How we choose to watch political debates changes what we get out of them. That’s not really news: scholars have been discussing this effect since the first televised presidential debates in 1960. Popular wisdom suggested Nixon’s poor appearance (“death-like”) on TV hurt his standing compared to Kennedy’s vitality, later supported by finding that people who watched the debate (compared to those who listened to audio) did evaluate Kennedy more highly. Similarly, when debates use a “split-screen format” to show both candidates, it can lead to increased perceptions of candidate incivility and, when combined with performance-based analysis, decrease our trust in the political system.
So why is this relevant? The 2012 presidential debates exist within a different media ecology, one that is increasingly shaped by social media – and in particular, Twitter. And it is my perception at least is that Twitter is shaping public response to the debates, albiet one that is shared by others. And in fact, watching the debates while on social media has been a great learning experience for me this year.
For one, social media can offer instantaneous feedback about the debate – similar to the graph at the bottom of CNN showing real-time responses to particular moments in the debate. USC is offering the same thing with Twitter “sentiment” during the debates – although this is likely to be somewhat skewed by the greater proportion of Democrats and Independents on Twitter compared to Republicans – and not to mention that people who watch the debates tend to be different from those who don’t.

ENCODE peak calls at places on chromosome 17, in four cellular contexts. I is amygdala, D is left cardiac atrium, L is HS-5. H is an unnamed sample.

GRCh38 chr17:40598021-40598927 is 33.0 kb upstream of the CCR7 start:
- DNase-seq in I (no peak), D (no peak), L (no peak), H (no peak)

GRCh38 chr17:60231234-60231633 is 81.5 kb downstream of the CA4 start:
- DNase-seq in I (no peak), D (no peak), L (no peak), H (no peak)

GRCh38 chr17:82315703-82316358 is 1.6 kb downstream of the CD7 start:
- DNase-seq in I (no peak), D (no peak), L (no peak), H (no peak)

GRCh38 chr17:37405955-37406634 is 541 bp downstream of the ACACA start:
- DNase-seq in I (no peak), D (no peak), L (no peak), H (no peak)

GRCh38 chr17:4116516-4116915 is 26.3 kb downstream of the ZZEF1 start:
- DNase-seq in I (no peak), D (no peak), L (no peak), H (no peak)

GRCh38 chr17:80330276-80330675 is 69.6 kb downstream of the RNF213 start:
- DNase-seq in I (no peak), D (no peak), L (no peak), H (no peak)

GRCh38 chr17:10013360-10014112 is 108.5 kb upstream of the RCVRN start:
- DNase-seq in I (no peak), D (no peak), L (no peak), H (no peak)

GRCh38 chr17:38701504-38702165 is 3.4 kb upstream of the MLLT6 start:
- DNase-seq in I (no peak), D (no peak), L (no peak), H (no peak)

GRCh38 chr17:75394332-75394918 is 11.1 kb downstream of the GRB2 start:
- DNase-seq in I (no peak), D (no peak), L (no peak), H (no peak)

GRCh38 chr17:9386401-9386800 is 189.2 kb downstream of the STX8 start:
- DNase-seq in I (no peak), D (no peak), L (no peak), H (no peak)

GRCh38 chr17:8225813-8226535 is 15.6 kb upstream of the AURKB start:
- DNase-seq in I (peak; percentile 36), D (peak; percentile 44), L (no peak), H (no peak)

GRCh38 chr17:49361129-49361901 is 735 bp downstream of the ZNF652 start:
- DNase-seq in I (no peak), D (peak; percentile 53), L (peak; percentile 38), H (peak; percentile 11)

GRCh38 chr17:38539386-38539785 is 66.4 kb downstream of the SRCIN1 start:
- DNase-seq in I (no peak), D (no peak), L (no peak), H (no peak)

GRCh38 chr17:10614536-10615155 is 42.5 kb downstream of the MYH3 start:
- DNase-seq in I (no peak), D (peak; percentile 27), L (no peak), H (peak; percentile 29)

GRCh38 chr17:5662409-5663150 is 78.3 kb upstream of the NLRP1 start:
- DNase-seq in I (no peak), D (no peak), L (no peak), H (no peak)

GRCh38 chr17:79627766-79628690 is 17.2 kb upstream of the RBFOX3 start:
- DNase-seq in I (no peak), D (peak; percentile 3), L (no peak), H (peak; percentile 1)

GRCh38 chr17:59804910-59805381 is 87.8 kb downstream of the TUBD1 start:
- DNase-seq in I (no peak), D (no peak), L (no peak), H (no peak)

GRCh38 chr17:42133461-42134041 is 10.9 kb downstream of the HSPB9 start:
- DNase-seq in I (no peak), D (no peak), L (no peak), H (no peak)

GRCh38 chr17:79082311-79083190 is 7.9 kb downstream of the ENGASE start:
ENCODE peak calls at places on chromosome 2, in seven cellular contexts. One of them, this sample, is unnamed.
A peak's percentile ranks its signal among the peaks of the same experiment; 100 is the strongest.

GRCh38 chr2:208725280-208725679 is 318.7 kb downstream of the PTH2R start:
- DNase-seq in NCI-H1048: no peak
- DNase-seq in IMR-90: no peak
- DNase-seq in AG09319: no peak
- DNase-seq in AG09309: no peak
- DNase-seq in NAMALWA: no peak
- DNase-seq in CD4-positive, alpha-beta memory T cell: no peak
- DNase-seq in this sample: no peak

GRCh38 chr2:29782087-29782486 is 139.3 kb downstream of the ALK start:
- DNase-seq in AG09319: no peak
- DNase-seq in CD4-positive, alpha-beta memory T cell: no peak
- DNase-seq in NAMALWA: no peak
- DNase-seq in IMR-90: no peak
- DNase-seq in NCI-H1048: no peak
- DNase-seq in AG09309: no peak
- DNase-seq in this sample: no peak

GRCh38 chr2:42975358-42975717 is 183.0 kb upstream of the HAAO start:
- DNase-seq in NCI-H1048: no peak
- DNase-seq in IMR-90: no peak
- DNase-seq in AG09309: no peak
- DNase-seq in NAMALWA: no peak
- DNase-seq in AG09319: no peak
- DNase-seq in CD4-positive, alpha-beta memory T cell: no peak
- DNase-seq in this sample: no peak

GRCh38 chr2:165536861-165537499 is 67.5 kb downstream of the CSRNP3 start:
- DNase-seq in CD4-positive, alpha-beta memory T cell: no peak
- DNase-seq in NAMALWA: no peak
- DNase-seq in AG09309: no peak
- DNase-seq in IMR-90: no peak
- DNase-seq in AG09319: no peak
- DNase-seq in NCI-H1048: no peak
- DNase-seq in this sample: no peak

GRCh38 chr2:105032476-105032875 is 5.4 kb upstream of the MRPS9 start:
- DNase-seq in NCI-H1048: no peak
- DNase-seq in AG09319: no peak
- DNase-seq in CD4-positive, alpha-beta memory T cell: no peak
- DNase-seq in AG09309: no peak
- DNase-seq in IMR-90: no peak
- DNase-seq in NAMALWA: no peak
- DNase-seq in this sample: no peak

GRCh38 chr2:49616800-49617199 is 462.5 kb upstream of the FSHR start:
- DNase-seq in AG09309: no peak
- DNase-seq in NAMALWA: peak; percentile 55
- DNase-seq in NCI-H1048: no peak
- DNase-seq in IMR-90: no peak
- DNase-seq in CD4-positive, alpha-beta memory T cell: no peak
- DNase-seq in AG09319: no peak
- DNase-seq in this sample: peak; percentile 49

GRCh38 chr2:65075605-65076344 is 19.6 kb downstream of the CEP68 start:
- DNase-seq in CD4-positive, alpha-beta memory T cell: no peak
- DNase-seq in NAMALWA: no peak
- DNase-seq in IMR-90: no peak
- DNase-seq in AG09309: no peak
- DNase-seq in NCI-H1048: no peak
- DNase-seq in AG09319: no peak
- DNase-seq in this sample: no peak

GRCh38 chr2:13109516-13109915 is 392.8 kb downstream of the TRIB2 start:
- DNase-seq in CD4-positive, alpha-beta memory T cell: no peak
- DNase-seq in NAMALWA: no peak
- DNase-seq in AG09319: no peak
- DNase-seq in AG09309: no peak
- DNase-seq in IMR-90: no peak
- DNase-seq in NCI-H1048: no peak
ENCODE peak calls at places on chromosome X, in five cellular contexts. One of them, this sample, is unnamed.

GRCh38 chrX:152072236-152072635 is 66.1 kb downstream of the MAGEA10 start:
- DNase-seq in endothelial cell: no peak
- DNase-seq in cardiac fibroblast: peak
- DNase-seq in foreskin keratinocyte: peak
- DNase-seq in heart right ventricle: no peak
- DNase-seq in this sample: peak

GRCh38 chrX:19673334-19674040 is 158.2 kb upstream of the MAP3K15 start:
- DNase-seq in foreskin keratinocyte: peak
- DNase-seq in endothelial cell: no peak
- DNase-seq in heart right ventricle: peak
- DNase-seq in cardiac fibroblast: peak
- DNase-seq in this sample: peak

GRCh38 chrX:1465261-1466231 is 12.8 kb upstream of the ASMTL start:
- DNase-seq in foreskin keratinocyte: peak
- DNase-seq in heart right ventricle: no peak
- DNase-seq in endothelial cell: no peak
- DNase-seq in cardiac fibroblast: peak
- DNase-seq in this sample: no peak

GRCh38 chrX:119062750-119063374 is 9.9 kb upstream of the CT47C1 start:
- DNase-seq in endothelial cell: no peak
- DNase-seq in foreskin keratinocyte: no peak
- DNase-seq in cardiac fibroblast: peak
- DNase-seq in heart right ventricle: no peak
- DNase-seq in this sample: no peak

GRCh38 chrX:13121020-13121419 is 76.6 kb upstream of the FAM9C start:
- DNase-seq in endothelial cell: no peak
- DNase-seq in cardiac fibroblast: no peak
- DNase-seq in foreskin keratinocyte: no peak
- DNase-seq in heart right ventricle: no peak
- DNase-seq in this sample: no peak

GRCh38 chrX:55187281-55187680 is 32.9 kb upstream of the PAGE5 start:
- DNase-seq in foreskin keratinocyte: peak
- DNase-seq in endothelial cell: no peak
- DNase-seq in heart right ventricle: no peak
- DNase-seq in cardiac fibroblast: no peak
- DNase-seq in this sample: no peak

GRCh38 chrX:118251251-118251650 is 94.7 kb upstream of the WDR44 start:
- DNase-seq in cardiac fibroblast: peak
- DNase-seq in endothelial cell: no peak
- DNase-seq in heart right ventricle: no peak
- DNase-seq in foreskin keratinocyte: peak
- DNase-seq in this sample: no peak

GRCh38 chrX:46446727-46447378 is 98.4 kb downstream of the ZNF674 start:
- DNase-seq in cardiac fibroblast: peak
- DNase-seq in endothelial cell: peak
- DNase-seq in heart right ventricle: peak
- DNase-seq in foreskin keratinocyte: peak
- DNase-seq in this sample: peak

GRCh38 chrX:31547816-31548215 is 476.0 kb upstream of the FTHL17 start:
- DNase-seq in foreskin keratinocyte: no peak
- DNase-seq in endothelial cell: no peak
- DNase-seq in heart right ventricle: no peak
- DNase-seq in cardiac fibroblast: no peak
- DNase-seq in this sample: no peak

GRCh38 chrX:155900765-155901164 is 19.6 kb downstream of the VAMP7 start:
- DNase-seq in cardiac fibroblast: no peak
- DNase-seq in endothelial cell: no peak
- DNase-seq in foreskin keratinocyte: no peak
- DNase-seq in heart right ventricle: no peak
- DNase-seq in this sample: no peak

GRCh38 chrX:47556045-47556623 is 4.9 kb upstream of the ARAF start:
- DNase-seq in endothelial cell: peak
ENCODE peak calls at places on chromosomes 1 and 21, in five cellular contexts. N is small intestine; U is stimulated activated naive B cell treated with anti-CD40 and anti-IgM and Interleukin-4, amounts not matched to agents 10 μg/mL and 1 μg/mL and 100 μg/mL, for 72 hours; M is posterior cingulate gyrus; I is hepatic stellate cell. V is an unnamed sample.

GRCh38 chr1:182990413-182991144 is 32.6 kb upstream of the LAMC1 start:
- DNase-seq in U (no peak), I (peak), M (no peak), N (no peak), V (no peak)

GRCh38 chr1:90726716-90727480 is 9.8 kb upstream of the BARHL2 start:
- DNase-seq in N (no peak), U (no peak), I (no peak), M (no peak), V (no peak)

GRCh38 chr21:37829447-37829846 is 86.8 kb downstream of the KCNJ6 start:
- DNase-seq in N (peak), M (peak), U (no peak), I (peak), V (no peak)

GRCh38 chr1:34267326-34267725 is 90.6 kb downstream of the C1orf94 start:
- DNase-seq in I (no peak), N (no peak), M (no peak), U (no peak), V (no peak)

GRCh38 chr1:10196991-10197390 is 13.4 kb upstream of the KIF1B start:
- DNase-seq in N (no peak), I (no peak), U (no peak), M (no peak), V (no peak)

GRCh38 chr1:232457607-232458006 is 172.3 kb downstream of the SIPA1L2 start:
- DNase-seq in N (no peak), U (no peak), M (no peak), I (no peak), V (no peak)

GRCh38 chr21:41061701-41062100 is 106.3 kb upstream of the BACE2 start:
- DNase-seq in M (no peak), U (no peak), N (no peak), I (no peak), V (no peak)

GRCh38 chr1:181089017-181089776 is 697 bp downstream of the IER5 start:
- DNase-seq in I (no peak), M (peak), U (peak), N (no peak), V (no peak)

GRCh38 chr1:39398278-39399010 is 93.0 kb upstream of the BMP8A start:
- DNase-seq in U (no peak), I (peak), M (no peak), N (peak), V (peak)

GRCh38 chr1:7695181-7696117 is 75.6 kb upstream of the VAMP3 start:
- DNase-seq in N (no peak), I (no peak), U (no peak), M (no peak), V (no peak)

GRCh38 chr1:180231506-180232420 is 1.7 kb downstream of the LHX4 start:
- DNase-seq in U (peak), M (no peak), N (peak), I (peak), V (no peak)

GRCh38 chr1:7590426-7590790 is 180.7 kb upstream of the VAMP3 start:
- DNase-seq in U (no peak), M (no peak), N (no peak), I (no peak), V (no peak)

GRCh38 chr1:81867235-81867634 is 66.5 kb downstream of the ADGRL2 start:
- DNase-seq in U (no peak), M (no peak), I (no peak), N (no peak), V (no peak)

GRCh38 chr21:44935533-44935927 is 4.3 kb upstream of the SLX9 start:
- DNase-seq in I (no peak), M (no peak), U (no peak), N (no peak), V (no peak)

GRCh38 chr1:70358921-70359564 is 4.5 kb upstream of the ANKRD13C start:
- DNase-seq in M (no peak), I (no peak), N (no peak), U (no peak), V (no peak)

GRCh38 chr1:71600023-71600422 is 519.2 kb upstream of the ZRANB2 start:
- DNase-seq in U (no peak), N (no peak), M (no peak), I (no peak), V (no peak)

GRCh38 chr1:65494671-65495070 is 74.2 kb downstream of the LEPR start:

And importantly, this feedback can shape the way we process the ongoing debate, especially in terms of winning vs. losing and the important moments. Research has long suggested that we see what we expect to see (e.g., selective perception), so early impressions on Twitter can be reinforced throughout the debate. Further, previous research suggests that post-debate coverage of winners and losers has been shown to influence our perceptions, especially among those who didn’t see the debate in question – so this same spin on Twitter might be more powerful both for those who aren’t currently watching as well as those who are still watching the ongoing debate.
Finally, journalists themselves might contribute to the power of Twitter. The discussion of Twitter trends on news outlets has been the butt of jokes before, and this discussion of Twitter response still occurs after the presidential debates. So even if you aren’t on Twitter, you can get updates from the journalists in interpreting these trends.
Beyond winners and losers, social media can refocus our attention on key social media moments of the debate. The creation of Big Bird accounts after the first debate, the Tumblr response to the “Binders full of women” comment in the second, and out of the third debate, jokes about the 1980’s calling and the “bayonets and horses” moment. Of course, what makes a social media meme may not be the same as what is a substantive policy debate that should be the focus of voters…but that critique extends well beyond Twitter.
Of course, none of this overrules perhaps the most important reason social media has become a part of our debate experience: it’s simply fun. And even for a political junkie, fun is often something missing from the debates themselves – which is why we have social media to fill in the gaps.